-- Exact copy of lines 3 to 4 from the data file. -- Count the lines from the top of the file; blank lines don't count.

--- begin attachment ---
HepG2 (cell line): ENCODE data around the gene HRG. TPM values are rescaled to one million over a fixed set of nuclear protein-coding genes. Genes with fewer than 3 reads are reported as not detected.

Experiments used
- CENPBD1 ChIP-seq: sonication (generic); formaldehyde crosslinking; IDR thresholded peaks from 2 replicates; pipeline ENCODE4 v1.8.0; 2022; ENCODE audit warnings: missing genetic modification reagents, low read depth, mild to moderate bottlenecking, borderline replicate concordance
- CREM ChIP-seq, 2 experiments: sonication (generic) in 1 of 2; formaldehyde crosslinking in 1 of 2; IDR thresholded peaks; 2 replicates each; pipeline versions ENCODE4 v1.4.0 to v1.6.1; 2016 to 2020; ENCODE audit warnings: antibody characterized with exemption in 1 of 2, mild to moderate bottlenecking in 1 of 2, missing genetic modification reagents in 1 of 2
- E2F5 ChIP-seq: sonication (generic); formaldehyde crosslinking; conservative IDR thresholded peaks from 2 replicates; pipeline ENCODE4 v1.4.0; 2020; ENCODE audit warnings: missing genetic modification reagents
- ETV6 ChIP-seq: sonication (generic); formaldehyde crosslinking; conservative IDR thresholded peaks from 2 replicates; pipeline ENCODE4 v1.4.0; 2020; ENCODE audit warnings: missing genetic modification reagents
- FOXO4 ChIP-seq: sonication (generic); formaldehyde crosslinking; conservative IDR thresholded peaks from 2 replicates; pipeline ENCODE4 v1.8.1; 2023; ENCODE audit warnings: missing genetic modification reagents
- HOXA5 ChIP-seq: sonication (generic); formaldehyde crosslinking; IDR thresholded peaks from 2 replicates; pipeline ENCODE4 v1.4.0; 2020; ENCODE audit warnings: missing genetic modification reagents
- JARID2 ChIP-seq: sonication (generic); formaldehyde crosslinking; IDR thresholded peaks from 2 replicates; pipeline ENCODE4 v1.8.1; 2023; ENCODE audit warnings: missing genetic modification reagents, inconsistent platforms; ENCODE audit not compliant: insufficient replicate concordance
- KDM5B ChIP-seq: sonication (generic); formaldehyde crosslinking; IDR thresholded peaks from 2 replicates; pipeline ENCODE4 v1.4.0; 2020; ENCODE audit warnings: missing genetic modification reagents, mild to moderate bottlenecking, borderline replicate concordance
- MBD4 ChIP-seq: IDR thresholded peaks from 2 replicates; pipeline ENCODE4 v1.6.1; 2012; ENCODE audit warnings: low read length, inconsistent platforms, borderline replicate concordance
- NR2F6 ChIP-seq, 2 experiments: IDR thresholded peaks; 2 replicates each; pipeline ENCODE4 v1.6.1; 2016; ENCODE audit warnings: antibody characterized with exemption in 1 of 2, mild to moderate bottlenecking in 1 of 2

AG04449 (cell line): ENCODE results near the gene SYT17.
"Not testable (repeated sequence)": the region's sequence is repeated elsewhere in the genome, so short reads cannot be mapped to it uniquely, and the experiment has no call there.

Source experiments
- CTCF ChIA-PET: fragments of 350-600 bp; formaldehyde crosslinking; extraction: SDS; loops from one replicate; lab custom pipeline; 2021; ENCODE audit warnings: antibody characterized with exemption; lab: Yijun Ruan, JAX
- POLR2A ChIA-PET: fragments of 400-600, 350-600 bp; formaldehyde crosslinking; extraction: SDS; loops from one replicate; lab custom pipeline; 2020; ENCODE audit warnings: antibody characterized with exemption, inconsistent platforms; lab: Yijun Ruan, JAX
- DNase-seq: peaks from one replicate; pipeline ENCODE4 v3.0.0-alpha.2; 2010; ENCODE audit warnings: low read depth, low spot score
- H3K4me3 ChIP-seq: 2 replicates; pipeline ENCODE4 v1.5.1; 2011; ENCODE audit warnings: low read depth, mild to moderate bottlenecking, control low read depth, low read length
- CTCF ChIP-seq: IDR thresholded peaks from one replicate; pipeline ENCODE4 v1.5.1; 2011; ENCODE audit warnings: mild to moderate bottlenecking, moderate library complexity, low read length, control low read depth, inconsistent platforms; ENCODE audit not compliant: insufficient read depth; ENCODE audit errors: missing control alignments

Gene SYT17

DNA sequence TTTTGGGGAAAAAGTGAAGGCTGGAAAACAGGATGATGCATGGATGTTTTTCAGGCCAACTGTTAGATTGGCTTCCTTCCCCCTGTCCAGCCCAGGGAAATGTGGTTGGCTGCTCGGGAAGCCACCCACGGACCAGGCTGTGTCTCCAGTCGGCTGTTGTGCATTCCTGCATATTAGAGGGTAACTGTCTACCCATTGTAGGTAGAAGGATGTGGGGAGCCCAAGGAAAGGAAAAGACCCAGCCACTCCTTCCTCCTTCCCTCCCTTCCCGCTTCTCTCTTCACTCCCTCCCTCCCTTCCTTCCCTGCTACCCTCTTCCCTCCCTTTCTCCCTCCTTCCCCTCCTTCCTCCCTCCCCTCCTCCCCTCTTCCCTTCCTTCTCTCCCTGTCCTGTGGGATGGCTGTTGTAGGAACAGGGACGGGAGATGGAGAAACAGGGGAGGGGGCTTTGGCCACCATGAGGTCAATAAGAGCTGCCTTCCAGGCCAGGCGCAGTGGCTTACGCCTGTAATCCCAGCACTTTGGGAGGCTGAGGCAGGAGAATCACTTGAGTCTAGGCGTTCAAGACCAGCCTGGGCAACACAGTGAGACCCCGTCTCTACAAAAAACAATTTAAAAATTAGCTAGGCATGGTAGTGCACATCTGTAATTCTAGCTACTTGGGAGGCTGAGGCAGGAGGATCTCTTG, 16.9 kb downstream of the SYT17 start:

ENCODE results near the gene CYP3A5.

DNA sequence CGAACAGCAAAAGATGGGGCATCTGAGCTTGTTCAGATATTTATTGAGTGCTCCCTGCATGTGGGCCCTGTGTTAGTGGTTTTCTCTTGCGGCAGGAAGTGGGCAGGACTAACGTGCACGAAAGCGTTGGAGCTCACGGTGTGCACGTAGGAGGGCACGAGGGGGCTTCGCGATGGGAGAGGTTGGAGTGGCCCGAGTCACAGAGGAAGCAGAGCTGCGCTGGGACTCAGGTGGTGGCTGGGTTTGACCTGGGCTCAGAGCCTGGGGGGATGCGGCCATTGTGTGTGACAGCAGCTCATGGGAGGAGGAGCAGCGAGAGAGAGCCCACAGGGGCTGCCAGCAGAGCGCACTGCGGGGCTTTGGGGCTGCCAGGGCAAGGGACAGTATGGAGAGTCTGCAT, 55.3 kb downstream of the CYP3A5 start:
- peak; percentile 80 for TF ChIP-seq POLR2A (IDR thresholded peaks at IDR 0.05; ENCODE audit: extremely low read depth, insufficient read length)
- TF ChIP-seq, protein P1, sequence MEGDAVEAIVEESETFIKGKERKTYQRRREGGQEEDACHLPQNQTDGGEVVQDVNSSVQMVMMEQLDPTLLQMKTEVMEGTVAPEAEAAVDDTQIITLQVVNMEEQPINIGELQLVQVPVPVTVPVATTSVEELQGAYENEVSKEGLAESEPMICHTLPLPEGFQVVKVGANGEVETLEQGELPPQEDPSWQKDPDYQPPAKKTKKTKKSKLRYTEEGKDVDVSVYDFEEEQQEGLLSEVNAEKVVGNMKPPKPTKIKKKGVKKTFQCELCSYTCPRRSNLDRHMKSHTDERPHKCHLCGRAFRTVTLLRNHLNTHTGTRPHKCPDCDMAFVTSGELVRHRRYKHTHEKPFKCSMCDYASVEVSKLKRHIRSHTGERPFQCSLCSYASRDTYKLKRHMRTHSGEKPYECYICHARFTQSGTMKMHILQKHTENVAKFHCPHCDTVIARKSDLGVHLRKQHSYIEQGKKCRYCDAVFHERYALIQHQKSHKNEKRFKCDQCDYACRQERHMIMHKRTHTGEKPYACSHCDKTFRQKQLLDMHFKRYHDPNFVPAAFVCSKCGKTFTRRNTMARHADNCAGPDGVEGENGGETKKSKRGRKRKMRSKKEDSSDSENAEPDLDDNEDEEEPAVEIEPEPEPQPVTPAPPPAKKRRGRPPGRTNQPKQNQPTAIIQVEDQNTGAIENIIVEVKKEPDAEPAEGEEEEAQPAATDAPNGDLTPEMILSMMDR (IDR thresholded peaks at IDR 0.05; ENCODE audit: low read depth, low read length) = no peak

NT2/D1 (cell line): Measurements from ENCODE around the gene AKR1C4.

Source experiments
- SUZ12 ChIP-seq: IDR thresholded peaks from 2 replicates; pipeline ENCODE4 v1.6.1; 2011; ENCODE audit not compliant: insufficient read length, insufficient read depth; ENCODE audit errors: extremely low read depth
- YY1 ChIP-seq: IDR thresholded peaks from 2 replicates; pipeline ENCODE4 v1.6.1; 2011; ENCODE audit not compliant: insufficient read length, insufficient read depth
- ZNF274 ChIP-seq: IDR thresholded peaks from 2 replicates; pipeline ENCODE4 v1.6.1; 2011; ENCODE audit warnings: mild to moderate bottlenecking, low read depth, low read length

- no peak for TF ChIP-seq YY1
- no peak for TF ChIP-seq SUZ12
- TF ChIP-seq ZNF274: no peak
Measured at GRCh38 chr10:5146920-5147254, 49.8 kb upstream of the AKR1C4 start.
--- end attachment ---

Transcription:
- CENPBD1 ChIP-seq: sonication (generic); formaldehyde crosslinking; IDR thresholded peaks from 2 replicates; pipeline ENCODE4 v1.8.0; 2022; ENCODE audit warnings: missing genetic modification reagents, low read depth, mild to moderate bottlenecking, borderline replicate concordance
- CREM ChIP-seq, 2 experiments: sonication (generic) in 1 of 2; formaldehyde crosslinking in 1 of 2; IDR thresholded peaks; 2 replicates each; pipeline versions ENCODE4 v1.4.0 to v1.6.1; 2016 to 2020; ENCODE audit warnings: antibody characterized with exemption in 1 of 2, mild to moderate bottlenecking in 1 of 2, missing genetic modification reagents in 1 of 2